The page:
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# Linear Programming

The analysis of problems in which a linear function of a number of variables is to be minimized or maximized when those variables are subject to a number of restraints in the form of linear inequalities. This technique has found its applications to important areas of blending problems and diet problems. Oil refineries, chemical industries, steel industries and food processing industry are also using linear programming with considerable success.

 Related Calculators Linear Programming Calculator Quadratic Equation Calculator Program Linear Calculator Calculating Linear Regression

## What is Linear Programing?

In short, form can be written as LP, a method to accomplish the best outcome from the situation designed in a mathematical model which is represented by linear relationships. Problem-based on LP may be defined as the problem of maximizing or minimizing a linear function subject to linear constraints. Problems involving only two variables can be effectively solved by a graphical technique which provides a pictorial representation of the solution.

## Model

The number of problems, showing how to model them by the appropriate choice of decision variables, objective, and constraints.

Any problem involving more than two variables may be expressed as follows:

Find the values of the variable $x_1,\ x_2,\ ............, x_n$ which maximize (or minimize) the objective function

$Z$ = $c_1\ x_1\ +\ c_2\ x_2\ +\ .............. +\ c_n\ x_n$

subject to the constraints

$a_{11}\ x_1\ +\ a_{12}\ x_2\ + ............. +\ a_{1n}\ x_n \leq\ b_1$

$a_{21}\ x_1\ +\ a_{22}\ x_{2}\ +\ ............. +\ a_{2n}\ x_{n} \leq\ b_2$

.............................................................

$a_{m1x1}\ +\ a_{m2x2}\ +\ ..............\ +\ a_{mnxn}\ \leq\ b_m$

and meet the non-negative restrictions

$x_1,\ x_2,\ ...........,\ x_n\ \geq\ 0$

1. A set of values $x_1,\ x_2,\ ......,\ x_n$ which satisfies the constraints is called its solution.
2. Any solution to a problem which satisfies the non negativity restrictions of the problem is called its feasible solution.
3. Any feasible solution which maximizes(or minimizes) the objective function is called its optimal solution.

## Rules to Solve

Step 1. Mark the unknowns in the given by x and y.

Step 2. Formulate the objective function.

Step 3. Translate all the constraints in the form of equalities.

Step 4. Solve these equalities simultaneously.

Step 5. Find the values of x and y for which the objective function z = ax + by has maximum or minimum value (as the case may be).

## Limitations

Listed out some of the limitations as below:
• Treats all relationship as linear. But it is not true in many real-life situations.
• The decisions variables in LPP would be meaningful only if they are integers.
• The problems are complex if the number of variables and constraints are quite large.
• Factors such as uncertainty, weather conditions etc. are not taken into consideration.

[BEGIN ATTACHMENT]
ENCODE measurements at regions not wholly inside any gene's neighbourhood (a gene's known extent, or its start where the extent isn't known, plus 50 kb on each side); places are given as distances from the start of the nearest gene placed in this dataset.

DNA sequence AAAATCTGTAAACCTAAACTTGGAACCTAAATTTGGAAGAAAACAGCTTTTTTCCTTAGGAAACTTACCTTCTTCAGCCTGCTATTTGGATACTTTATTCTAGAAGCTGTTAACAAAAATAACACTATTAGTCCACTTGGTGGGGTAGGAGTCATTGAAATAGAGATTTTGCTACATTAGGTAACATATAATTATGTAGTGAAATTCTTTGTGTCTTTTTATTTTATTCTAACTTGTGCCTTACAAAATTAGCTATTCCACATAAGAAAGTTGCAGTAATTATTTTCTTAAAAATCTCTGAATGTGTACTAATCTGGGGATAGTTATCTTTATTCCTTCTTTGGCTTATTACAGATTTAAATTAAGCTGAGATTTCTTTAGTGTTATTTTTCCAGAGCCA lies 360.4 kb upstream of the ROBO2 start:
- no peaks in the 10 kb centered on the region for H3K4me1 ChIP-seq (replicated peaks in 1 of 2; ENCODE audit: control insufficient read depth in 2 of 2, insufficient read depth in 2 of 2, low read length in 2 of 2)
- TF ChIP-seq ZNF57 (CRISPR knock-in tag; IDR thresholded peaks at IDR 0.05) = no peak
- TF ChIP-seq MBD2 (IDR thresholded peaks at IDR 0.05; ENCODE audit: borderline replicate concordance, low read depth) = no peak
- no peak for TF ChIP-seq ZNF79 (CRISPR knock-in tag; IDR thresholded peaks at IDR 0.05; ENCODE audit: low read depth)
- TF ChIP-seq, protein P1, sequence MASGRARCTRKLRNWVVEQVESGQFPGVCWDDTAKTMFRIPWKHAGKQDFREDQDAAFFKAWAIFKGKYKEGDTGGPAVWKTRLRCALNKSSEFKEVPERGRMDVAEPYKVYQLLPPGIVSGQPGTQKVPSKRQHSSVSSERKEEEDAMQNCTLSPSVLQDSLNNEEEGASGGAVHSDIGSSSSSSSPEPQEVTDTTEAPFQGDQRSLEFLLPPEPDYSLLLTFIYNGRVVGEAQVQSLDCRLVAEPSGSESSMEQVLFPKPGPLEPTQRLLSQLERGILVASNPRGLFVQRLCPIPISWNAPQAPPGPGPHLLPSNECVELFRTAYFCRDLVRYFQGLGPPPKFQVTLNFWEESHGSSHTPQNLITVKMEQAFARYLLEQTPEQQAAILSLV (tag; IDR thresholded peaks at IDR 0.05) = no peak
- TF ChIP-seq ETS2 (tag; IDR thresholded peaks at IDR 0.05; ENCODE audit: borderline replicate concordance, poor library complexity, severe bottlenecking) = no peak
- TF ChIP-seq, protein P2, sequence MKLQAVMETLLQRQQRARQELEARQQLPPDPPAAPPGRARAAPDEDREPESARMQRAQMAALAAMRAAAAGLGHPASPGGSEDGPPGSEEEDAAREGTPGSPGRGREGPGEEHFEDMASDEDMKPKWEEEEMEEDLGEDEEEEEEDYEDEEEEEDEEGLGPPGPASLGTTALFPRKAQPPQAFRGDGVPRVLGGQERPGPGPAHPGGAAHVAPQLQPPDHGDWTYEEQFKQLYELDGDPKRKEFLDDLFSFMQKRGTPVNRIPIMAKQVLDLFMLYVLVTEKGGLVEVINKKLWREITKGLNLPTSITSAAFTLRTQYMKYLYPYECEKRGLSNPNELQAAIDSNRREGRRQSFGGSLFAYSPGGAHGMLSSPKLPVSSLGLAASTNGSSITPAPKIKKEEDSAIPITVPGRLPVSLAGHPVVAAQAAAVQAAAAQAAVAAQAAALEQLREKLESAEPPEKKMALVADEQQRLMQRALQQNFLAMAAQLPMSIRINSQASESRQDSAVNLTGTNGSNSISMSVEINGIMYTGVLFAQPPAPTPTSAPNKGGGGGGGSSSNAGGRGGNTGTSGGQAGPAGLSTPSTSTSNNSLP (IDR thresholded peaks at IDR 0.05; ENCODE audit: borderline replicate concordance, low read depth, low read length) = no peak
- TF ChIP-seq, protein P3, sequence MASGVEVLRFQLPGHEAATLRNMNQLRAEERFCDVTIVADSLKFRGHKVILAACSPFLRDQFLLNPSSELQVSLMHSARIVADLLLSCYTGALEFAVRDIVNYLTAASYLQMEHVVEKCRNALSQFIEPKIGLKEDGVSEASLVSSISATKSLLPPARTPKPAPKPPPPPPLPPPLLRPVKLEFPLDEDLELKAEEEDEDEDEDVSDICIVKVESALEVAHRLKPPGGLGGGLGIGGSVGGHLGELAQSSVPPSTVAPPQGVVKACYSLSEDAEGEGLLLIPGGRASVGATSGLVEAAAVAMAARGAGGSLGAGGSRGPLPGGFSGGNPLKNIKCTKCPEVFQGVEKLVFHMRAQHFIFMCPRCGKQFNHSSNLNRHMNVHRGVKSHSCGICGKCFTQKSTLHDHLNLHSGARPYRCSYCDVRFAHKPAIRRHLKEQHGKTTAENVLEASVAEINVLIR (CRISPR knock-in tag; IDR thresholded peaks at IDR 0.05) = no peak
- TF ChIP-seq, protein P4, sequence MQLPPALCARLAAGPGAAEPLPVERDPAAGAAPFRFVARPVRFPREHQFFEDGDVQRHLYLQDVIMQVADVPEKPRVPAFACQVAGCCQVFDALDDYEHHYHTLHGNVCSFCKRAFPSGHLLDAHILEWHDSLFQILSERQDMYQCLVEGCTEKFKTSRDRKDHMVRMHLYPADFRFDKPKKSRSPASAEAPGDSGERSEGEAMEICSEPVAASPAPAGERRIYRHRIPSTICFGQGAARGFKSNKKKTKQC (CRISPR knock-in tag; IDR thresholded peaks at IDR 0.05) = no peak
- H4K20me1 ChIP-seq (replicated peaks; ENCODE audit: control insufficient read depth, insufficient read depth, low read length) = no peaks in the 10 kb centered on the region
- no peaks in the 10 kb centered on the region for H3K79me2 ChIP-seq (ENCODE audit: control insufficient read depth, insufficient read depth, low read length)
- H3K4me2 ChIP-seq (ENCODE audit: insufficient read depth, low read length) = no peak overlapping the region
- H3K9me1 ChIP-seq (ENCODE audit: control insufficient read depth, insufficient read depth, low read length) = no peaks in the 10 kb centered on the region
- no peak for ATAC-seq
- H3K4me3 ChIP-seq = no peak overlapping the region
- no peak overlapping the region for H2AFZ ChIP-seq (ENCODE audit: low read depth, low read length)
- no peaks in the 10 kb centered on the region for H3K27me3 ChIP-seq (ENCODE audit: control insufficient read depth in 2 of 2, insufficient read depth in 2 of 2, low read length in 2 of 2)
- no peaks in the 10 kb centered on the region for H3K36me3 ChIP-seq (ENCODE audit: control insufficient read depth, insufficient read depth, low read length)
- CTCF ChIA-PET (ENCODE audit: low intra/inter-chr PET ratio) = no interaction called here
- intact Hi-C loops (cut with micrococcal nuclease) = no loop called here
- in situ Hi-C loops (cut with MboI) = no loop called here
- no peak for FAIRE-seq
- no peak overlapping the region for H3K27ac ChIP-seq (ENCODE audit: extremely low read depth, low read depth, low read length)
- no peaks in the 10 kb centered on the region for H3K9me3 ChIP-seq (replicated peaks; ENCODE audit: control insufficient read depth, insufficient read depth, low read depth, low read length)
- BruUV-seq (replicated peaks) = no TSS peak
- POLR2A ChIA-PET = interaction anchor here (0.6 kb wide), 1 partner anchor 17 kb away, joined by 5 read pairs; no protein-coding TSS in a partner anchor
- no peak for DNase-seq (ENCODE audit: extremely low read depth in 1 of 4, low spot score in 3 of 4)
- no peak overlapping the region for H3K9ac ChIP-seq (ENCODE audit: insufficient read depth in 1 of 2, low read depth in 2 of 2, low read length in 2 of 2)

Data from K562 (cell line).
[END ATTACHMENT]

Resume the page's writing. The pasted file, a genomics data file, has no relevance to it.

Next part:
• Parameters are assumed to be constants but in reality, they may not be so.
• LPP deals with only a single objective problem whereas, in real life situations, there may be more than one objective.

## Word Problems

Given below are some of the examples on linear programming.

### Solved Examples

Question 1: Solve the following linear program maximize 5x1 + 6x2 subject to
x1 - x2 ≥ 3
5x1 + 4x2 ≤ 35
x1 ≥ 0
x2 ≥ 0
Solution:
It is plain that the maximum occurs at the intersection of
5x1 + 4x2 = 35 and
x1 - x2 = 3

Solving simultaneously, rather than by reading values off the graph, we have that

5(3 + x2) + 4x2 = 35

i.e. 15 + 9x2 = 35

i.e. x2 = $\frac{20}{9}$ = 2.222 and

x1 = 3 + x2 = $\frac{47}{9}$ = 5.222

The maximum value is 5($\frac{47}{9}$) + 6($\frac{20}{9}$) = $\frac{355}{9}$

= 39.444

Question 2: A carpenter makes tables and chairs. Each table can be sold for a profit of £30 and each chair for a profit of £10. The carpenter can afford to spend up to 40 hours per week working and takes six hours to make a table and three hours to make a chair. Customer demand requires that he makes at least three times as many chairs as tables. Tables take up four times as much storage space as chairs and there is room for at most four tables each week. Formulate this problem as a linear programming problem.
Solution:

Let
xT = number of tables made per week
xC = number of chairs made per week

Constraints total work time 6xT + 3xC ≤ 40 customer demand xC ≥ 3xT storage space
($\frac{x_C}{4}$) + xT ≤ 4, and xT , xC ≥ 0

Objective maximize 30xT + 10xC

The solution lies at the intersection of

$\frac{x_C}{4}$ + xT = 4 and 6xT + 3xC = 40

Solve for xT and xC

$\frac{x_C}{4}$ + xT = 4 ................(i)

and 6xT + 3xC = 40 ....................(ii)

From (i), xT = 4 - $\frac{x_C}{4}$, put in (ii)

6( 4 - $\frac{x_C}{4}$) + 3xC = 40

=> 24 - $\frac{3x_C}{2}$ + 3xC = 40

=> 24 + $\frac{3x_C}{2}$ = 40

=> $\frac{3x_C}{2}$ = 40 - 24 = 16

or xC = $\frac{32}{3}$ = 10.667

Plug the value of xC in equation (i)

$\frac{10.667}{4}$ + xT = 4

xT = 4 - $\frac{10.667}{4}$ = 1.333

Solving these two equations simultaneously we get xC = 10.667, xT = 1.333.

And the profit = 30xT + 10xC = 30(1.333) + 10(10.667) = £146.667

 More topics in Linear Programing Simplex Method Graphical Method of Linear Programming Linear Programming Examples
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